While a bit disappointed, I was delighted to learn that local Brick Brewing Co. is doing so well with sales of their locally produced, better priced light lime beer.

Rock on, Brick! Good for you.

I celebrated the fact that they were out of Red Baron Lime by purchasing Brick's Waterloo Dark.

I mean, if I can't get my extra serving of fruit in a beer, then at least I can drink a dark beer which is better for me - right?

Friday, September 11, 2009

Da Count - Project 2,996

It has been 8 years since September 11, 2001.

For several years now, on the anniversary of the tragic day where 2996 people lost their lives, blogger D. Challenger Roe has headed up Project 2,996 -- an exercise in bringing bloggers together to remember the victims of Sept 11, 2001. The main purpose was for bloggers to take the time to get to know one of the victims and to celebrate and remember their lives rather than focus on the tragedy that befell them that fateful day.

Though I had participated in the past, this year I failed to properly research and celebrate a different person who I hadn't known or researched before who'd been lost that day. But I still believe Project 2,996 is a worthwhile cause and wanted to link back to some of the people who I have remembered in previous years.

In 2006, I remembered Raymond Meisenheimer. Click on his name or picture below to read about Raymond.

In 2007, I remembered Deora Francis Bodley. Click on her name or picture below to read about Deora.



In 2008, I remembered David Reed Gamboa Brandhorst. Click on his name or picture below to read more about David.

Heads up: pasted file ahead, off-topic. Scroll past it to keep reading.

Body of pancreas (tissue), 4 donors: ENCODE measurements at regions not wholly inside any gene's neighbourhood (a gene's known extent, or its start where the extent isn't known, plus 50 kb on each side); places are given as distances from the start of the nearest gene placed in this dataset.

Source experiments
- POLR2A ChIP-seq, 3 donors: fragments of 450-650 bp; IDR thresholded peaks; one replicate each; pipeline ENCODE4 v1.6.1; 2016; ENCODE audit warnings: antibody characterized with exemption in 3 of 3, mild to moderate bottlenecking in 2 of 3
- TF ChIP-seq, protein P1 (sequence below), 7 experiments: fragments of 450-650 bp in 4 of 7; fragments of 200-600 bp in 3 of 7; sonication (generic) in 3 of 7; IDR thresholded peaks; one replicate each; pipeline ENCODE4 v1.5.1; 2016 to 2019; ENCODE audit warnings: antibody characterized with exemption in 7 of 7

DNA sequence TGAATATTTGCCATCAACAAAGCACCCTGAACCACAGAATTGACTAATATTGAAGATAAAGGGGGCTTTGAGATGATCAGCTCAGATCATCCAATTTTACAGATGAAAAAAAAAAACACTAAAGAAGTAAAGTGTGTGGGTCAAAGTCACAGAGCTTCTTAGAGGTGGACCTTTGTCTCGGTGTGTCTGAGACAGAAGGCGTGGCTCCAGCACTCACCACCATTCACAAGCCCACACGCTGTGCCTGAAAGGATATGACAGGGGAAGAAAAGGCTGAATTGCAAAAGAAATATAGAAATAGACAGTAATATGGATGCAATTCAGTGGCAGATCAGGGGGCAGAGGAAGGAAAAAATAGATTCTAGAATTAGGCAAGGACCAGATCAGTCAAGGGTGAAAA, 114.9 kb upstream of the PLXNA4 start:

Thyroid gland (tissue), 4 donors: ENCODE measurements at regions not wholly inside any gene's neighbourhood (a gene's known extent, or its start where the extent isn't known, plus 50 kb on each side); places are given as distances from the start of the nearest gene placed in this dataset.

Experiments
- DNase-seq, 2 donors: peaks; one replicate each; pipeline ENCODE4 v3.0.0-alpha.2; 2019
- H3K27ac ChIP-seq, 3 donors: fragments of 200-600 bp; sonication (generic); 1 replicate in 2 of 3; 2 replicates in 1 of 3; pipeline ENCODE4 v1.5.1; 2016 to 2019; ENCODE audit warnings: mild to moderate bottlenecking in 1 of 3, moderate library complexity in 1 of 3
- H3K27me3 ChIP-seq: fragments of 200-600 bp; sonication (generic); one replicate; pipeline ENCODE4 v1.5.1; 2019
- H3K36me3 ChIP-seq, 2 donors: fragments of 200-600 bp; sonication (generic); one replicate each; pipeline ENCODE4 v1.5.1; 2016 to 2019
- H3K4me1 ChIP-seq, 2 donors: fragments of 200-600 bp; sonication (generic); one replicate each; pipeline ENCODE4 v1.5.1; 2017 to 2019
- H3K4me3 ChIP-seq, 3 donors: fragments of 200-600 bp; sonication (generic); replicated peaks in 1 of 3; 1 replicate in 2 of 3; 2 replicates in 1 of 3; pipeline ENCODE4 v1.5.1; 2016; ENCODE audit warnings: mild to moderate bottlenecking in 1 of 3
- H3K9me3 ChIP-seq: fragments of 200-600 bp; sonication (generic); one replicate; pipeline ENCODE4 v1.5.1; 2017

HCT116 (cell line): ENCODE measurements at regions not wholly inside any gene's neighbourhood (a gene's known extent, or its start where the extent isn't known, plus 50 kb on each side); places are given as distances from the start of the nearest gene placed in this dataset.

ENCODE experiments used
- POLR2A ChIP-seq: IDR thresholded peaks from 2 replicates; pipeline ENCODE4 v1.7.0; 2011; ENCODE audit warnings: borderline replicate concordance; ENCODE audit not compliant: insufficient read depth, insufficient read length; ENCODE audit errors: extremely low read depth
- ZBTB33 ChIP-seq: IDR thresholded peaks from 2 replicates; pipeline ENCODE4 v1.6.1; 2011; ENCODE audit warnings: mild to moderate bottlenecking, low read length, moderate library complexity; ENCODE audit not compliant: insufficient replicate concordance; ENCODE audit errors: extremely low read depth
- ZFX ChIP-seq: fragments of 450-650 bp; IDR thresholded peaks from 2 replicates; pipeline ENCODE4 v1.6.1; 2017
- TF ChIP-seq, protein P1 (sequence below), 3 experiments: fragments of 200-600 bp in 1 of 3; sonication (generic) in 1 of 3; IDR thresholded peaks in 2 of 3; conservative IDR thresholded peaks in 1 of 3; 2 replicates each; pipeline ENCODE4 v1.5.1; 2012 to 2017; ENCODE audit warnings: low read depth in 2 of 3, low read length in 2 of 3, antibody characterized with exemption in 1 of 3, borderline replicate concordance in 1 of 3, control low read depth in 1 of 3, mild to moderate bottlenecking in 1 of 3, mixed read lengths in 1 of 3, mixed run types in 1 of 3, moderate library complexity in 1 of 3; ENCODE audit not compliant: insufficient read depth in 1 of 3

This year, as I mentioned, I haven't done the proper research into remembering another person. But I still couldn't let this day pass without spotlighting the people whose lives I learned a little bit about -- enough to remember them and pause to celebrate all those things they were before they were taken away.

So I'm counting the fact that there are bloggers out there like Dale Challenger Roe and the many people who participated in Project 2,996 this year and in previous years. So far there are 1080 tributes assigned this year. I'd like to encourage any bloggers reading this to take the time and either read a few of the existing tributes or perhaps write your own.

What I absolutely love about this project is that it brings bloggers together to celebrate something important -- lives lived; and that it demonstrates the fact that social networking activities like blogging really can bring people together to share and connect. That's definitely something worth counting.


dacount

Thursday, September 10, 2009

HNT - PTAS 08

I recently posted the latest episode of my "Prelude To A Scream" podcast.

I figured a web-cam picture of me reading the story from that episode, complete with goofy headset on, might be fitting for this week's HNT picture. I think it's fitting to post a picture of me recording my podcast on HNT because HNT is a celebration of exposure. And every time I record a new episode of fiction combined with commentary on the writing of the story, it feels like I'm exposing myself. My friend Julie E. Czerneda said it best when I'd interviewed her several years ago for a feature on the Chapters.ca website. Julie said having her first novel published was like standing naked on the front lawn. Putting up podcasts of my fiction is almost like that -- but instead, it feels more like I'm standing half-nekkid on my front lawn.